So why do so many atheists choose to assert that there is objective morality? It seems to be because they don't want to admit that they think, if the world were different, if our minds and the consequences were different, raping babies would be morally right. The idea, although they grasp it consciously, is so devastating to them that they choose to half ignore it, or at least refuse to admit that they believe it. So they redefine the word 'right' to mean, not a mere feeling, but something more objective, so that they can now declare that they believe in 'objective right and wrong' without feeling guilty.
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      It seems both atheists and dogmatists undervalue the subjective experience. They equate subjective opinion with falsehood.
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      Quote Originally Posted by Dianeva View Post
      So why do so many atheists choose to assert that there is objective morality?
      My question through your entire post was, "Which atheists?" Who specifically is claiming there's an objective morality?

      Quote Originally Posted by Dianeva View Post
      The idea, although they grasp it consciously, is so devastating to them that they choose to half ignore it, or at least refuse to admit that they believe it.
      It looks like you've already come up with an answer.
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      Personally I'm an atheist who believes right and wrong are always relative and subjective, but that there are definitely certain acts that are overhwhelmingly going to be considered right or wrong by almost everyone in almost every situation.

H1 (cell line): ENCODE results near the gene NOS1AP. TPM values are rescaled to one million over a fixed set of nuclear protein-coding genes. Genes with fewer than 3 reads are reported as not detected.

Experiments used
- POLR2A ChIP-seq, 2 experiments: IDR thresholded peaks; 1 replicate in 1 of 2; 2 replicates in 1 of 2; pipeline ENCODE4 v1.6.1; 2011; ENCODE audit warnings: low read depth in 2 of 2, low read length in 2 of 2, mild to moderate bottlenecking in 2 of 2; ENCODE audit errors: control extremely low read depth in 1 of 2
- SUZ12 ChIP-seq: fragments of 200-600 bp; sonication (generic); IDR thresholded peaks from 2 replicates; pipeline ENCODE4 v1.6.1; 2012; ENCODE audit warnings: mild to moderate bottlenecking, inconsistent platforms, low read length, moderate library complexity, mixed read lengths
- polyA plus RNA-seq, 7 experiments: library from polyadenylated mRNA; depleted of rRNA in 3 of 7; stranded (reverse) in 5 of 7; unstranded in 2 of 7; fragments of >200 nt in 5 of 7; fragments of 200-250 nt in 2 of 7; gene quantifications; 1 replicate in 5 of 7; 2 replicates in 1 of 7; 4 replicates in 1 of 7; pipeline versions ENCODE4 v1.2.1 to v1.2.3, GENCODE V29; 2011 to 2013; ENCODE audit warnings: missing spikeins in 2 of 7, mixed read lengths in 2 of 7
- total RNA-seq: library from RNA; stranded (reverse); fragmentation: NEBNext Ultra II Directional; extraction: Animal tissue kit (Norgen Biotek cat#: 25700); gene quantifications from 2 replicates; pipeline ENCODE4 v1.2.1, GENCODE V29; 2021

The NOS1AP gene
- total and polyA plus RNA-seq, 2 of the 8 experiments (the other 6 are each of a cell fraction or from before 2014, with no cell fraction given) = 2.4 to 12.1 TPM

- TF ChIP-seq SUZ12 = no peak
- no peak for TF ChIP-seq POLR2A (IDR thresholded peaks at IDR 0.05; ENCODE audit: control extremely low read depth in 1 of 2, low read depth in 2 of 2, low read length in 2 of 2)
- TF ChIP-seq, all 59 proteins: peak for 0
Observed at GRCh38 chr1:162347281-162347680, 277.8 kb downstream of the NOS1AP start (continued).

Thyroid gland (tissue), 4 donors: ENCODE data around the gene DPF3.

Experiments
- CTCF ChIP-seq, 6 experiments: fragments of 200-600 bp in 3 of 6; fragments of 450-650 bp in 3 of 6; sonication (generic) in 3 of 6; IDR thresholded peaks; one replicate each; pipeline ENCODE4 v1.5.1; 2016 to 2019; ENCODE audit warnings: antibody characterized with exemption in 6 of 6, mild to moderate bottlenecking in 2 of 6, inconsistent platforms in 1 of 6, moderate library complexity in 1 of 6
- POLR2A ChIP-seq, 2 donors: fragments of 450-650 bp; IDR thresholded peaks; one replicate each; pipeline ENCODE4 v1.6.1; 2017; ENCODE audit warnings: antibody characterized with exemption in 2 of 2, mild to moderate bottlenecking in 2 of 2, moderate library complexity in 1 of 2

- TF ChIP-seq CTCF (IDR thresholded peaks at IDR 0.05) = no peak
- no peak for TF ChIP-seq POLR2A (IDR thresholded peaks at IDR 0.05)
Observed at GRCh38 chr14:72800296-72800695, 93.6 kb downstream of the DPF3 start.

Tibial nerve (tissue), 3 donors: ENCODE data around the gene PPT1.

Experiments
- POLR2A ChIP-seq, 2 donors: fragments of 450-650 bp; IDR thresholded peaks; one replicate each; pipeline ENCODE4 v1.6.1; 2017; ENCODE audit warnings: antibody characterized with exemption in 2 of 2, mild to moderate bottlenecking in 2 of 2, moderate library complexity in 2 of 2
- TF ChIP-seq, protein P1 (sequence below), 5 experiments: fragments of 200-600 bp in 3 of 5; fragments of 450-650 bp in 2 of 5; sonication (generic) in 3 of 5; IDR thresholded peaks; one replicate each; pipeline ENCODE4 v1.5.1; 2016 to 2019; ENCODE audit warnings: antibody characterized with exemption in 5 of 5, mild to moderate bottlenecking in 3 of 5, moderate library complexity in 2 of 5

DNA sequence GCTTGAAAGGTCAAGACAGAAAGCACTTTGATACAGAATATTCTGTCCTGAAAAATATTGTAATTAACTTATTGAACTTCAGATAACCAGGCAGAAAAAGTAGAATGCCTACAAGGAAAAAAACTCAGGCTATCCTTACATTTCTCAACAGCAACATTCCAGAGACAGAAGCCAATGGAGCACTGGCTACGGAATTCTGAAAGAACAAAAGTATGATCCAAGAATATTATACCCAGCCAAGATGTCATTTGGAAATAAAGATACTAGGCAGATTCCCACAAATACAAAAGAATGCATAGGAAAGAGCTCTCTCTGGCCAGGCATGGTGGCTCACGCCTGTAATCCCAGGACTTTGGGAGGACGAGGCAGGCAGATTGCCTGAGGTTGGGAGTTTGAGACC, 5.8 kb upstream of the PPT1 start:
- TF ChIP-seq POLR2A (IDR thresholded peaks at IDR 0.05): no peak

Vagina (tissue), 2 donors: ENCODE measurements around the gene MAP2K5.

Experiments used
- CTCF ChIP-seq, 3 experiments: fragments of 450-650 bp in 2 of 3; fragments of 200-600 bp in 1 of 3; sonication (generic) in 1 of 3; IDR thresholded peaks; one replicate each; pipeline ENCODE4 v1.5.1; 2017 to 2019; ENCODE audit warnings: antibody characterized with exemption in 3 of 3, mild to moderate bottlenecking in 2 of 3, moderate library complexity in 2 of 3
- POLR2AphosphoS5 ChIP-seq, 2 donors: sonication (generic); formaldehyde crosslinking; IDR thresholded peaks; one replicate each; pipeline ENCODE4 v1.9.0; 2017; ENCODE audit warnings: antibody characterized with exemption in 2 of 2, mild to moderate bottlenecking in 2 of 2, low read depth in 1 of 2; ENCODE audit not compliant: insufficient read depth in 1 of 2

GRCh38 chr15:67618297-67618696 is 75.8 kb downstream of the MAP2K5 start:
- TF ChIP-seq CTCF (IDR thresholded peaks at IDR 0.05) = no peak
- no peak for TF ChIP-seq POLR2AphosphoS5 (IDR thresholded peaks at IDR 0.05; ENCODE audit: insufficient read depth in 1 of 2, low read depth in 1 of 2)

I'll bet there are some very unusual circumstances in which murdering babies could actually be necessary, making it technically "right", but of course I don't think anybody but a maniac or psychopath would ever feel good about doing it.

      I think baby rape is pretty well outside of anyone's subjective opinion of what's right. Some people would do it, but most likely people who have issues understanding right and wrong (like sociopaths/psychopaths etc). They might actually believe that it's right because God spoke to them through a German Shepard and told them it was His decree or something... hmm I just realized I guess that means even baby rape isn't totally outside of everyone's idea of what's right. So yeah, they're concepts that are subjective and relative to social and cultural traditions etc.

      I believe you're right that there's a lot of semantic misunderstanding going on in debates between atheists and theists - actually on just about every deep and important issue. Once again I just wish we could all link up our minds by LAN and communicate directly without having to always translate thoughts into words and then send them to the other person so he can translate them into the thoughts he thinks you intended. So frustrating.